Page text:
Congress leader Rahul Gandhi on Tuesday said the four phases of the nationwide lockdown have 'failed' and not given the results that Prime Minister Narendra Modi expected as he urged the Centre to spell out its strategy for 'opening up' the country.
Addressing an online press conference, he expressed concern that India is the only country which is relaxing the lockdown when the virus is 'exponentially rising'.
He said that if the government functions haphazardly during the non-lockdown period, the country will face a second wave of coronavirus which will be 'extremely devastating'.
Gandhi further said if money is not given in the hands of the poor and small and medium industry, there could be 'serious economic damage' in the country as he sought to know the government's plan to support migrants and various states in fighting the COVID-19 pandemic.
"We want to ask the government, what is their strategy as far as India's opening up is concerned and what precautions they are going to take, how are they thinking and how they are going to support the migrants and our states?" he asked.
He said it is important that the government share concrete plans for how it intends to deal with the migrants crisis and how it plans to scale up testing which is urgently needed.
There are many critical questions that the government is not providing us answers to, which need to be addressed urgently, he alleged.
Gandhi said the prime minister had said the war against coronavirus would be won in 21 days, but 60 days later, it is now clear whether the lockdown has not been able to defeat the virus.
With the number of new cases increasing exponentially, he said, it is clear that the prime minister and his advisors had underestimated the scale of the battle India had to launch to defeat coronavirus.
The prime minister was quick to take centrestage in the early stages of this battle, Gandhi said, adding now he has stepped back when his leadership is most needed.
However, he said governments in Congress-ruled states are fighting valiantly against the virus, but they are struggling because the funding that the central government should have made available to them has not been forthcoming.
"What India is facing now is a result of a failed lockdown. It is pretty clear that the four stages of lockdown have not given the result that the prime minister expected," he said.
He said though he does not wish get into why the government failed, but with the disease profile not reducing and is shooting up instead the government needs to tell what it is thinking of doing going forward.
The former Congress chief said though he is not an expert but 'we need to open up with planning and systematically and not in an ad hoc way'.
He said the country's economy needs to be restored and that needs to be done by infusing money into the hands of the poor and the small and medium businesses.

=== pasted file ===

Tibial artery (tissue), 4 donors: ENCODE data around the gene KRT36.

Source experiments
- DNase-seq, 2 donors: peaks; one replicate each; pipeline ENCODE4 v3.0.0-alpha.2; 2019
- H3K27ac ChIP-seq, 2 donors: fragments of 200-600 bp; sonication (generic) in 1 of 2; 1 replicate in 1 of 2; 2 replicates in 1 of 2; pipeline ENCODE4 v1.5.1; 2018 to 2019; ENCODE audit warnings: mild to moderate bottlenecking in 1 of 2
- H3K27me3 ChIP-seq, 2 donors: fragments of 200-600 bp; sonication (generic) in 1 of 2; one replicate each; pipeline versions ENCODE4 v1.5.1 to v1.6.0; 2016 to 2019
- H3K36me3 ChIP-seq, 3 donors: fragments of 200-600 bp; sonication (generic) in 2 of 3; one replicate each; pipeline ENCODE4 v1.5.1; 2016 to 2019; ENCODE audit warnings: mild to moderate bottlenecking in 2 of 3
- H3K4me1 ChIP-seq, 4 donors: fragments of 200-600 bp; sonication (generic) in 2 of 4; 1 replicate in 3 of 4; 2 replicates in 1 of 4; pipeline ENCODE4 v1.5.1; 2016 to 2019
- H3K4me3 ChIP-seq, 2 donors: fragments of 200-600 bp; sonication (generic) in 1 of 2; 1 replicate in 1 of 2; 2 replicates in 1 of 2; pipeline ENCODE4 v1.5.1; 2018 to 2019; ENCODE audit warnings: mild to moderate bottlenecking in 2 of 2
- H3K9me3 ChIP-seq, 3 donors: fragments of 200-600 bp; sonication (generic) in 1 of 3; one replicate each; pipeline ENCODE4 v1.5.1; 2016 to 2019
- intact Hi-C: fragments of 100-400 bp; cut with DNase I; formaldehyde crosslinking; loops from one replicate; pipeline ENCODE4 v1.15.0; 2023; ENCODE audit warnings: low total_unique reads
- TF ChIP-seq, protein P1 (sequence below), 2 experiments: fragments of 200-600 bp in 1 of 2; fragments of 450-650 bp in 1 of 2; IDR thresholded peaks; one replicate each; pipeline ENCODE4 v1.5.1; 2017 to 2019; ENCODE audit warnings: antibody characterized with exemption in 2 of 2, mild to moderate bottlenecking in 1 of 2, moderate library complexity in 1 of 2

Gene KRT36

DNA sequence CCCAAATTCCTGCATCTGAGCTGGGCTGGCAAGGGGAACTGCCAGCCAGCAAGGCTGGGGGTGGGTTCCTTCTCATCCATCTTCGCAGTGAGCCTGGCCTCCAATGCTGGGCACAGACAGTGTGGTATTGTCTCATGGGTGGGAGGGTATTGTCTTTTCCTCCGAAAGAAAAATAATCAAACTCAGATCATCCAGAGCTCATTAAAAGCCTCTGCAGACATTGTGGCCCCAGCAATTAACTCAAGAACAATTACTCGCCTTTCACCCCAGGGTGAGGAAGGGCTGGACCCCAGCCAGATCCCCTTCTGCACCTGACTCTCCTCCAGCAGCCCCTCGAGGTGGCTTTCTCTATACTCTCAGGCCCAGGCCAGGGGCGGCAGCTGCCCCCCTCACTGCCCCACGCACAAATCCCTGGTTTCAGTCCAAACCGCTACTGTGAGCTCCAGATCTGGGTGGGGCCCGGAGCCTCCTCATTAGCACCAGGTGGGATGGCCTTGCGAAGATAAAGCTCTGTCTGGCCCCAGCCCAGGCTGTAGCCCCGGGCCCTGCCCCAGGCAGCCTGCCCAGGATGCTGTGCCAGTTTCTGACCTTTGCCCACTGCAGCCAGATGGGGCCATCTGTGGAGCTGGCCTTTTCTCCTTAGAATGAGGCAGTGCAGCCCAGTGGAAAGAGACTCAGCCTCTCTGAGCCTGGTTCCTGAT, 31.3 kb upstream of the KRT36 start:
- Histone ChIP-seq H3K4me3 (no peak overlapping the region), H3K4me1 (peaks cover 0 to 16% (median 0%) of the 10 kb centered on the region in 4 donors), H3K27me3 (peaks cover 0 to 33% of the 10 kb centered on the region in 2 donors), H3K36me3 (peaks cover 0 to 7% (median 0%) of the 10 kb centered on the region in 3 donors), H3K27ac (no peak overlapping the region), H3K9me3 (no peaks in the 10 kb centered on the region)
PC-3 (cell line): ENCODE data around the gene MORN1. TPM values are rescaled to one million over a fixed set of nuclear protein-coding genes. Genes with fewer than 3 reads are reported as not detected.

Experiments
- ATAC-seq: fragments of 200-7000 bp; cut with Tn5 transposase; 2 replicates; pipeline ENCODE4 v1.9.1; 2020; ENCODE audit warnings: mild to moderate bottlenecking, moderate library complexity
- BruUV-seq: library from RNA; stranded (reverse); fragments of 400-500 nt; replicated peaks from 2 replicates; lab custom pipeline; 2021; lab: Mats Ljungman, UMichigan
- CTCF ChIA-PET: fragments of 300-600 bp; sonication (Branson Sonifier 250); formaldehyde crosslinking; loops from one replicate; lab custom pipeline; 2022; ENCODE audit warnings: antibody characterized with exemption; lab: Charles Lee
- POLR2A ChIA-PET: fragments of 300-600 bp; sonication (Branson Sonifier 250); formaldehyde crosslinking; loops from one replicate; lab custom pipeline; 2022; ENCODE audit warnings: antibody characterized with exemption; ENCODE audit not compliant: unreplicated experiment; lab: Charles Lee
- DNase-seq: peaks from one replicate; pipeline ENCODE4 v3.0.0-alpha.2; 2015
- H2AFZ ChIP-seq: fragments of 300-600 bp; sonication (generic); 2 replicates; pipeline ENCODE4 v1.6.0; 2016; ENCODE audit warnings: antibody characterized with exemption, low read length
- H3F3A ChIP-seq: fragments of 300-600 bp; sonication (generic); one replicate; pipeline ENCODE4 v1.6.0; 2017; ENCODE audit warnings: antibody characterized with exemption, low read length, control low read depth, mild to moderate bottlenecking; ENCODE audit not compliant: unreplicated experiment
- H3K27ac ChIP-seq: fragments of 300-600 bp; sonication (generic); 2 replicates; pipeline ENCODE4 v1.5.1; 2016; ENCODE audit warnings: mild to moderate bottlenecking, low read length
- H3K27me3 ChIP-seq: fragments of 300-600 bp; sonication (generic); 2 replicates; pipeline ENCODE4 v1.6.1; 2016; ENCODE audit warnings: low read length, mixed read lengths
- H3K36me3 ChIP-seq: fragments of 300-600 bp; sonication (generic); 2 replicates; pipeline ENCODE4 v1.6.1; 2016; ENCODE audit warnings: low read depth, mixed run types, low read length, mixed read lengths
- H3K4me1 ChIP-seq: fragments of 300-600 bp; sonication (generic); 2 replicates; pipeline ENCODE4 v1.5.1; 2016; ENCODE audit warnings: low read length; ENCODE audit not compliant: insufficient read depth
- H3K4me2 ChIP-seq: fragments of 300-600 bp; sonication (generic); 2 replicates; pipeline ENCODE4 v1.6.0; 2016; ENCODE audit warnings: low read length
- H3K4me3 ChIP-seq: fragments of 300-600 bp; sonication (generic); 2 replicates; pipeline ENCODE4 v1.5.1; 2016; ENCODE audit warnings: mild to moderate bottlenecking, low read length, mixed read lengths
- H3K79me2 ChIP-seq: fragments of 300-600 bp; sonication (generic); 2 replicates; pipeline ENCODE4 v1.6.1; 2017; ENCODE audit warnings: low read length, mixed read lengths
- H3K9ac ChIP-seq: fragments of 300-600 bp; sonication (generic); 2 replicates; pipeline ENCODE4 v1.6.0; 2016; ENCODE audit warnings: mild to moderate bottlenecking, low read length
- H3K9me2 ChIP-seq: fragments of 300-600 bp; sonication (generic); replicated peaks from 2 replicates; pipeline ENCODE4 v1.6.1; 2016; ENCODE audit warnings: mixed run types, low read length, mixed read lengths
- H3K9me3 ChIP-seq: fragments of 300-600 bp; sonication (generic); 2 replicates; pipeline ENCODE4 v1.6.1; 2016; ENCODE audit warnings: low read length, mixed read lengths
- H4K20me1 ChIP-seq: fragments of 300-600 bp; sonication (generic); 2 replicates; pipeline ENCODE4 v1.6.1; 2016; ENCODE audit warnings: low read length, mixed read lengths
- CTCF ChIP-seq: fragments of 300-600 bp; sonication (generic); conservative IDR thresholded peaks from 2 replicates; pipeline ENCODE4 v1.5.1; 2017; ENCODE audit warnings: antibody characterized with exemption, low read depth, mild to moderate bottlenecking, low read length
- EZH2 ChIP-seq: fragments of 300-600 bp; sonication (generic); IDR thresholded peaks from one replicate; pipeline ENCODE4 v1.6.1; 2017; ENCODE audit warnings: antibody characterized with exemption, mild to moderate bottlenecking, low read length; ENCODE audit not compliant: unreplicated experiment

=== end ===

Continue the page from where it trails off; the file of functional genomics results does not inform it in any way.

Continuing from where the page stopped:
"The central government must infuse cash into hands of people and it will be fatal if they do not do it," he noted.
A dangerous situation will arise if financial support to people and industry is not provided, he warned.
The Congress leader called for financial support to states, saying it will be difficult for them to function without central aid. They have said that they are fighting a "lonely battle" but are confident.
He also called upon the central government to be transparent about what is happening in Ladakh and Nepal.
"We would like the central government to make it clear to people on what is happening on the border with China," he said.
Asked about the rising number of COVID-19 cases in Maharashtra, where the Congress is a partner in the government, Gandhi said there is a difference between running the government and supporting a government.
"We are supporting the Maharashtra government, but we are not in the key decision-making role," he said, adding that Maharashtra requires full support of the central government as the state is fighting a very difficult battle.
Gandhi said in Congress-run states have been doing whatever they can to both stop the spread of the virus and reducing the economic pain the people are facing through direct cash transfers and other measures.
"But, without financial support from the Centre our state governments' ability to help those urgently in need of support is limited," he noted, adding that "states are hamstrung if the national government is not behind them."
On the economic stimulus announced so far, he said, economists in India and around the world have done the math and come to the 'sad conclusion' that the economic stimulus announced by the prime minister is actually less than one per cent of our GDP and that too most of it is in terms of loans that could drag our MSME's into a debt trap from which they will struggle to recover.
He noted that India was smart and intelligent enough to work out a path through a successful compromise between health and economics.